|Lettie Lane's Autumn Stroll|
|Nine Rows of Ribbon|
If you think about it, an A is wide at the bottom and slopes up, so sewing the trim on in straight rows was out of the question. The only thing I felt I could do, in dismay, was cut 6.5" off from the bottom up, make it into a bodice and add a rectangle, gathered skirt. Of course this would work because the rows would be straight. And, it was only when I felt pleased with the dress and tried the coat on over it, that I just about cried. The dress was longer than the coat, and I'd worked so hard to get the coat just the right length to stay true to the illustration. Later, it occurred to me that I could have taken out the side seams of the dress and sewn the ribbon on this way, trimming the ribbon at an angle at the edge. However, you would not have gotten the volume, and the result would also be "chunky" side seams.
I couldn't hem it up because the first row of ribbon trim was directly on the hemline. So off the skirt came, and off came another inch of fabric from the top. You might be wondering why the hem length wasn't reasoned out in the mock up. Well, of course it was, but Lettie's dresses have generally been hemmed between the knee and calf. Hems and collars, collars and hems! Will they ever leave me be!
|Mock Up - Back to the Drawing Board|
The collar also caused me sleepless nights, since it kept popping up. I eventually drew one that had a tight curve, and this enabled it to lay nicely. The faux fur trim was fun to work with. I chose this because of how nice and soft it felt. For a doll's coat, normal real fur is just too long. You'd want a sheared fur to get the right scale, and look, and the faux fur is already sheared. There will be a time when I do work with real fur, and I'll have to shear it myself. I have a nice box of scraps from Dimitha in Canada.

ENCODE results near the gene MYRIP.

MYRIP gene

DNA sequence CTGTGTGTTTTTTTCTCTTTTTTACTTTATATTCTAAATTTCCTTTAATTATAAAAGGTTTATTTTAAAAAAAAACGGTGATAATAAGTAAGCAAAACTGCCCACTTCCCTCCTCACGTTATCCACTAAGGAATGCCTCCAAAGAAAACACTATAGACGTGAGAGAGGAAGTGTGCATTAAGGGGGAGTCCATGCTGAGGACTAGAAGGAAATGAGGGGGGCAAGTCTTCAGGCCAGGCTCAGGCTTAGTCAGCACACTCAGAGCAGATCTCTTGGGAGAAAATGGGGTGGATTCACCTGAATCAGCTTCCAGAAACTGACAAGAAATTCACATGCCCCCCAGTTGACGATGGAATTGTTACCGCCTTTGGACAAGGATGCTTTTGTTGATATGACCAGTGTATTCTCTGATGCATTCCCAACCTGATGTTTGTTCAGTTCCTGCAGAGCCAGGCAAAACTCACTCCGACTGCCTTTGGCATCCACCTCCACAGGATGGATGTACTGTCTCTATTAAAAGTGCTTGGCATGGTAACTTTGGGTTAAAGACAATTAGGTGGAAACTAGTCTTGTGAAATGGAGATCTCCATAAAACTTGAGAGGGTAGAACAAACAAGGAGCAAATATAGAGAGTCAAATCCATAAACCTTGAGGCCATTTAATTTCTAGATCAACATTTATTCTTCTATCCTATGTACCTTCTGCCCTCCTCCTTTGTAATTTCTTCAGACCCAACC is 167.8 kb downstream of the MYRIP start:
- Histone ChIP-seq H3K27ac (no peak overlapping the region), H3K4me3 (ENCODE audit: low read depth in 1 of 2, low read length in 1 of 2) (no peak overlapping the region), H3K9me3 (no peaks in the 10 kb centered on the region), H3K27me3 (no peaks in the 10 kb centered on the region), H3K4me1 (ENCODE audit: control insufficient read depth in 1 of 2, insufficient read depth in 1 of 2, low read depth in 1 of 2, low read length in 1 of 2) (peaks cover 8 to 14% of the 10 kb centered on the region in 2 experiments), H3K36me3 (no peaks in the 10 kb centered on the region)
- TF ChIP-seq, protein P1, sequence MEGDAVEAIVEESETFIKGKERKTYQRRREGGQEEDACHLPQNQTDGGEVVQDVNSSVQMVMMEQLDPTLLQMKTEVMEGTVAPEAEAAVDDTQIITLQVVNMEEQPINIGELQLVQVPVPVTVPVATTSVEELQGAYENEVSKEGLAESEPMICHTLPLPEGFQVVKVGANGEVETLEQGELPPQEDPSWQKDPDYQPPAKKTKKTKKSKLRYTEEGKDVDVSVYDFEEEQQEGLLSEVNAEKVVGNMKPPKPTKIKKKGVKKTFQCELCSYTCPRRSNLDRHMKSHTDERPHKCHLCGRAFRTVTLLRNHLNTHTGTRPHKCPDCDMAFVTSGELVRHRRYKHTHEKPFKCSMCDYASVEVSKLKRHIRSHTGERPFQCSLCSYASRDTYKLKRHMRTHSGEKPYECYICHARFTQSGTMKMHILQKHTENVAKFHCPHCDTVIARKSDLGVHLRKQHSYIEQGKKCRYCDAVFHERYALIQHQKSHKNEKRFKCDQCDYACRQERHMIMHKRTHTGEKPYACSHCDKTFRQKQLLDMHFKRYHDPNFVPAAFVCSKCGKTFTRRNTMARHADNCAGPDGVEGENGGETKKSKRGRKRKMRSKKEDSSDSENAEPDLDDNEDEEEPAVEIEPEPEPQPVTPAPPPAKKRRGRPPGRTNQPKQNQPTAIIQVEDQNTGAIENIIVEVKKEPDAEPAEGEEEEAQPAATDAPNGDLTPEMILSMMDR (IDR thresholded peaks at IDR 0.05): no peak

|Working On Welt Pockets|
This coat seemed to have it all. Working with velveteen, lining with this slippery Ambience lining, an interesting swing style, raglan sleeves, welt pockets, fur trim and covered buttons. It was quite the production! I honestly believe this was the most difficult ensemble I've made to date. However, if I'm not working on something challenging, I don't feel like I'm progressing.
We've talked about hats, and the only thing I did differently to get the look was start with a buckram crown, but created a soft brim of just the velveteen. The velveteen was thick enough to hold a shape, yet soft enough to give a soft-brim, warm look to it. I had some pretty, deep-yellow chrysanthemums, and these made a perfect "color spot". Brown stockings, and beautiful matching boots made by Fran Quinn of Fran's Heirlooms.
This outfit provided alot of challenges with many new avenues to go down. Its one of those experiences that allow you to reflect that there's still so very much to learn. A friend of mine recently wrote that "practice makes perfect" and that she'd made over 200 outfits for Bleuette. Her work is impeccable. Of this there is no doubt. But, as I've reflected on this, the quest for perfection is simply that. There will be no end to the limitless designs one can create in the art of dressing a doll, each one being different, each one requiring new skills. The joy is in the creative process!
The holidays are upon us. I feel wonderful, and believe that through the practice of designing seasonal ensembles, I've been able to more deeply enjoy each season and holiday. Christmas will be a joy. I will be designing skating ensembles for both Polly Pratt and Lettie, while my dear friend, Fran, will be making their skates. I will even be designing my first outfit for American Girl - a work dress for Caroline that the company failed to make, but is prominently featured throughout her stories.
Miss E. Mouse
|Lettie Lane's Skating Ensemble|
|Polly Pratt's Skating Costume|